He replied, “Mumbai usski hai, jo subha jaldi uth kar kaam kar sakta hai. Jo mehanat karega, roti rozi kamane ke liye. Mumbai uski nahi, jo sotaa hi rahega, ya phir apna time aur zindagi faltu mein waste karega….”
(Mumbai will belong to the one who will, is willing to, wake up even before dawn to work, if need be, and not loiter about aimlessly by day or night. Mumbai can be his, belong to the one who will respect work, find a job that will occupy his dreams and his life.)

Noteworthy. Because, Balaram did not mention any caste, creed, race, or religion to who Mumbai belongs. I think, he left that for a few regressive politicians to express solely to their vote banks. 😉

Anyways, enough ‘gyan baazi’ for now, 😉 and before I sign off, let me lighten up our mood, just a bit, with another random poem baazi:

Bikes rides through, or beyond, my neighborhood
Are such a bloody ‘very relaxing thing’
Who knew that a task as hard, yet cool, as this
Could make my heart fly, and my soul sing.
@ RB.

Thank you Surabhi, Deb and Beni; and thank you to Kohinoor Cycles (http://kohinoorcyclestores.blogspot.com/) Siddharth Vora (https://www.facebook.com/siddharth.vora.58?fref=ts) for the good discount and service.

https://www.facebook.com/groups/309043432570135/
https://bicycleangels.wordpress.com/

(PS – Rs 3000 is what it takes to donate a new bicycle; yes, because the balance, 2000 to 2500, is contributed by the recipient. 🙂 )

114th recipient – If you are faced with mountains, you have several options.

Bal Reddy

114th recipient of help (livelihood bicycle) :

“If you are faced with a mountain, you have several options:
You can climb it and cross to the other side. 🙂
You can go around it. 🙂
You can dig under it. 🙂
You can fly over it. 🙂
You can blow it up! 😉 🙂
You can ignore it and pretend it’s not there. 😉
You can turn around and go back the way you came. 😦
Or, you can stay on the mountain and make it your home!” :p 🙂

Bal Reddy (33)

Milkman.

Reddy is from Hyderabad. His father is a farmer, (owns around two to three acres of agriculture land) and when he was a child their bore well could not supply the quantity of water they needed to cultivate their land, mainly due to inadequate rainfall in the region, so the meager income from agriculture was not enough to even feed their family. In these circumstances, further education was simply not an option for the children.

Often, in many rural families dependent on agriculture, most often, crying or migrating to better pastures are the only options when the clouds fail to deliver to their prayers. So, post his 4th standard, Reddy migrated to Mumbai, when he was 12, to supplement the family’s income for the marriage expense of his sister.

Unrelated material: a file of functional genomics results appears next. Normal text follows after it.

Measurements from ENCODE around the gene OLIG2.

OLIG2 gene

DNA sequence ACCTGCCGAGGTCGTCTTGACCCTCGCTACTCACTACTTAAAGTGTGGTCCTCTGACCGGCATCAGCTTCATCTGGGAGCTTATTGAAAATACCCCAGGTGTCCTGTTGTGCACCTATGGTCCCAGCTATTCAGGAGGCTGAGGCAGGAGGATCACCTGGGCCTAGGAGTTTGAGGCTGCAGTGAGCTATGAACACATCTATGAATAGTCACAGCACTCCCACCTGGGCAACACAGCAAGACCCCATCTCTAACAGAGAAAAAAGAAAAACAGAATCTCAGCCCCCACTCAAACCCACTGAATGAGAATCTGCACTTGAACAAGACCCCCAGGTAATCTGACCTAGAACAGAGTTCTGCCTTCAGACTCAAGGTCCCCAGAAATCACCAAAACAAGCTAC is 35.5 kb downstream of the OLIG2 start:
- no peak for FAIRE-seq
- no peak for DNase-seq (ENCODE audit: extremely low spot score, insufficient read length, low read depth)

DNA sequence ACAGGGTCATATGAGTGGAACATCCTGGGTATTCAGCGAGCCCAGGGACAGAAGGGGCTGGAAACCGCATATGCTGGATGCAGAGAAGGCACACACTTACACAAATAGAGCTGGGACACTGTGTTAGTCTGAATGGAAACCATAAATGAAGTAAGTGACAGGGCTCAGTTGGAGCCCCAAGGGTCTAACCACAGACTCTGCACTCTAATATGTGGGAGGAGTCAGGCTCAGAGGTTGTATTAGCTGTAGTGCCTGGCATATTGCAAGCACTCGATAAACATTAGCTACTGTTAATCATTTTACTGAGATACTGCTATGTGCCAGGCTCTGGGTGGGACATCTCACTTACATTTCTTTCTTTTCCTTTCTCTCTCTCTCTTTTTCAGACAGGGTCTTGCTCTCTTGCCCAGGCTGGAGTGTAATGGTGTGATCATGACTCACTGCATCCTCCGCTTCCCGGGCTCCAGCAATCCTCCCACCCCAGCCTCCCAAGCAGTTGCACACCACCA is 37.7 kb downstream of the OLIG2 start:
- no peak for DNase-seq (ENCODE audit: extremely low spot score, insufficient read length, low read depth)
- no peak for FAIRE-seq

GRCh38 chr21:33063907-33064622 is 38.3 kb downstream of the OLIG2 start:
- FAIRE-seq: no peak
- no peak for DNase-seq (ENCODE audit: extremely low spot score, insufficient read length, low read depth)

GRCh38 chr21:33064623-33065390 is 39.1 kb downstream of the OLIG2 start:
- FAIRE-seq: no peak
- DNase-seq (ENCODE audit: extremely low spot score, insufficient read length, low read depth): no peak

With immense pride he informed me, his first job as a tea-boy, chaiwala, earned him Rs 300 a month. He smiled. I smiled along with him. Before he started delivering milk to households, he even worked as a domestic help wiping floors of homes.

I liked this fellow already, helping out his sister, his family, in their hour of need, and I was happy we were helping him, in our own tiny way, to better his livelihood prospects.
(I came across Reddy at 5 am one morning, while on my bicycle ride. His bicycle was old and junked, and I offered to buy him a new one if he was willing to contribute nearly half towards its cost. Thankfully, he agreed.)

After he began working as a tea-boy, Reddy happened to befriend a Maharashtrian, and this man advised him to deliver milk to households, as that will help him earn more money than selling tea. Reddy accepted his advice, and today, after more than a decade of being a milk seller, he says he is earning enough to help his family back in the village. However, though he is independent and hard working, he harbors a regret. 😦

A regret that he did not have the opportunity to study further, because of which, he says, he is having a very hard time finding a suitable woman willing to marry him, an ‘uneducated’ man! However, Reddy has not given up hope, and keeps the faith his parents and or relatives will eventually find him a suitable bride back home. One who will not regret marrying an